Film ratings revamp: Stricter for kids, but weaker for teens

Films rated U will include less bad language, while movies aimed at teenagers over 15 will be “more flexible” on swearing than before, Britain’s film rating board has said.

Following a public consultation, the British Board of Film Classification (BBFC) has issued new guidance which will come into force on 24 February 2014.

The large-scale research – which takes place every four to five years – found “the public wants the BBFC to be stricter with the language allowed at U and more flexible about allowing very strong language at 15”.

Language

“Context, not just frequency, is the most important factor in how language in films is perceived by the public”, it says.

Over 10,000 people from around the UK were involved with the BBFC consultation during 2013, with some “particularly concerned about the sexualisation of girls, and pornography”.

The BBFC is currently working with Google and the body that represents the UK recorded music industry on a pilot project investigating rating online music videos.

‘Normal’

The BBFC said its revised film guidelines “ensure that we continue to be in step with what the public wants and expects”.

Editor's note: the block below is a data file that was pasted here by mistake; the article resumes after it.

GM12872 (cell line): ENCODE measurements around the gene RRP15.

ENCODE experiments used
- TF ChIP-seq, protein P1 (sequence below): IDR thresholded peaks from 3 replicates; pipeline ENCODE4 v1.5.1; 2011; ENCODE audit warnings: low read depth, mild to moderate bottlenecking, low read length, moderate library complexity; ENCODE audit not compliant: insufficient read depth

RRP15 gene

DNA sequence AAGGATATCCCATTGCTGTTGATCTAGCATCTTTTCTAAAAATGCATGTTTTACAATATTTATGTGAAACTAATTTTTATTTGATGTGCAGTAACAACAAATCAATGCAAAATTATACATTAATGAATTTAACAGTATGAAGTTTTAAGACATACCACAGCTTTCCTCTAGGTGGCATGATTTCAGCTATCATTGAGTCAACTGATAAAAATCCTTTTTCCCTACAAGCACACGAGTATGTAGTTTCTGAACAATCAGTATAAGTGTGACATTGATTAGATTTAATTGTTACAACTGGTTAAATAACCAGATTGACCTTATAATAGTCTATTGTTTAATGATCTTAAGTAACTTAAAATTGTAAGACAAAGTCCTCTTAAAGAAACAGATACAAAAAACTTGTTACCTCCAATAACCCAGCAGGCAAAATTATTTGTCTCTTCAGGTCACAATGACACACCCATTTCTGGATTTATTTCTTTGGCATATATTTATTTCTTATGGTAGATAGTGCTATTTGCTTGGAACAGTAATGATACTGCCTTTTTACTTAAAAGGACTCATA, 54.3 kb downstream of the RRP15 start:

But the Safermedia charity said parents and children are being “let down by a regulator who is no longer interested in regulating”.

And Philip Davies MP warned that the changes make “children think it’s perfectly normal and reasonable to use bad language”.

‘Video nasties’

This winter, The Wolf of Wall Street by Director Martin Scorsese, set a record for most instances of one strong swear word.

It reportedly contains 506 instances of the word – an average of 2.81 times every minute – which is more than any other non-documentary film.

Last year a remake of the contentious film The Evil Dead was released, and is being sold at supermarkets including Tesco, Sainsbury’s and Asda.

The original came out amidst concern surrounding ‘video nasties’ – films that were released on video to get around cinema ratings.

Standards

At the time the film was described as the “number one nasty” by media campaigner Mary Whitehouse, and given an X rating by the BBFC.

Later, in 2000, the Board rated it as an 18, claiming “standards had changed”.

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